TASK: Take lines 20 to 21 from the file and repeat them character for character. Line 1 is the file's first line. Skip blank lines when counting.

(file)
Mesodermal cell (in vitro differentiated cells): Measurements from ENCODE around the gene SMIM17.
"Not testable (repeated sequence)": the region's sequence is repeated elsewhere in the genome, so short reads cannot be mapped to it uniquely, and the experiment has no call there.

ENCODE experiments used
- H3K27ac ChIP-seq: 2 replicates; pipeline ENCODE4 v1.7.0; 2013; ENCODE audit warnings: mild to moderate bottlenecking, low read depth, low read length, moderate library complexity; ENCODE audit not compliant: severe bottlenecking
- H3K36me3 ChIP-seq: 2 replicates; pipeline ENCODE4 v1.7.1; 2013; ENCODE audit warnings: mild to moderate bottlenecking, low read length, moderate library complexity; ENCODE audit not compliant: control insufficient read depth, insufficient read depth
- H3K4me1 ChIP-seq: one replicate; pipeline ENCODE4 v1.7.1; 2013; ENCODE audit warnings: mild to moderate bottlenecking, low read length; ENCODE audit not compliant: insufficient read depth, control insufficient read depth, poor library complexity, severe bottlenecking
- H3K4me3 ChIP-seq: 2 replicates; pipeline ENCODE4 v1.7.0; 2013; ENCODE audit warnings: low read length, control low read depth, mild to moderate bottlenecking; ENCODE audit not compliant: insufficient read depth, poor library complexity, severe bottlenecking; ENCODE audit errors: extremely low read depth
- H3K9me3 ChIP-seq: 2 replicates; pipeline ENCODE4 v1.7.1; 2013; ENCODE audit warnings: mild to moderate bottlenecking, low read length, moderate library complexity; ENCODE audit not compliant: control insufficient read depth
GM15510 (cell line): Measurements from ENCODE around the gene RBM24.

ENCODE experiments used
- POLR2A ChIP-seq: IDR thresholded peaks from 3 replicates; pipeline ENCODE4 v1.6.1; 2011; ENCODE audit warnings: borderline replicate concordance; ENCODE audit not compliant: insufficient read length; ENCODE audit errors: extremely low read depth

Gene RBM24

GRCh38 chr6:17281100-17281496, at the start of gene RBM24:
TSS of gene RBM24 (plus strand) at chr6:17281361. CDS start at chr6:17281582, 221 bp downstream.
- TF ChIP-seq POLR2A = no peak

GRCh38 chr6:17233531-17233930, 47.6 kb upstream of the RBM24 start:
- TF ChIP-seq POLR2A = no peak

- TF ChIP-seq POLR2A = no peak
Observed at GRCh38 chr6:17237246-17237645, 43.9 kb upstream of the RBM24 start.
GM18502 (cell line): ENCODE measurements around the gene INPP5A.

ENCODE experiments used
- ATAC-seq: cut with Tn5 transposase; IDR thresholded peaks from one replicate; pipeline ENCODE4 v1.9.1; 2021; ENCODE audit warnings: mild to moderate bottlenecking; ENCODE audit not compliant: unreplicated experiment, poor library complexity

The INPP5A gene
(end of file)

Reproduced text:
GM18502 (cell line): ENCODE measurements around the gene INPP5A.

ENCODE experiments used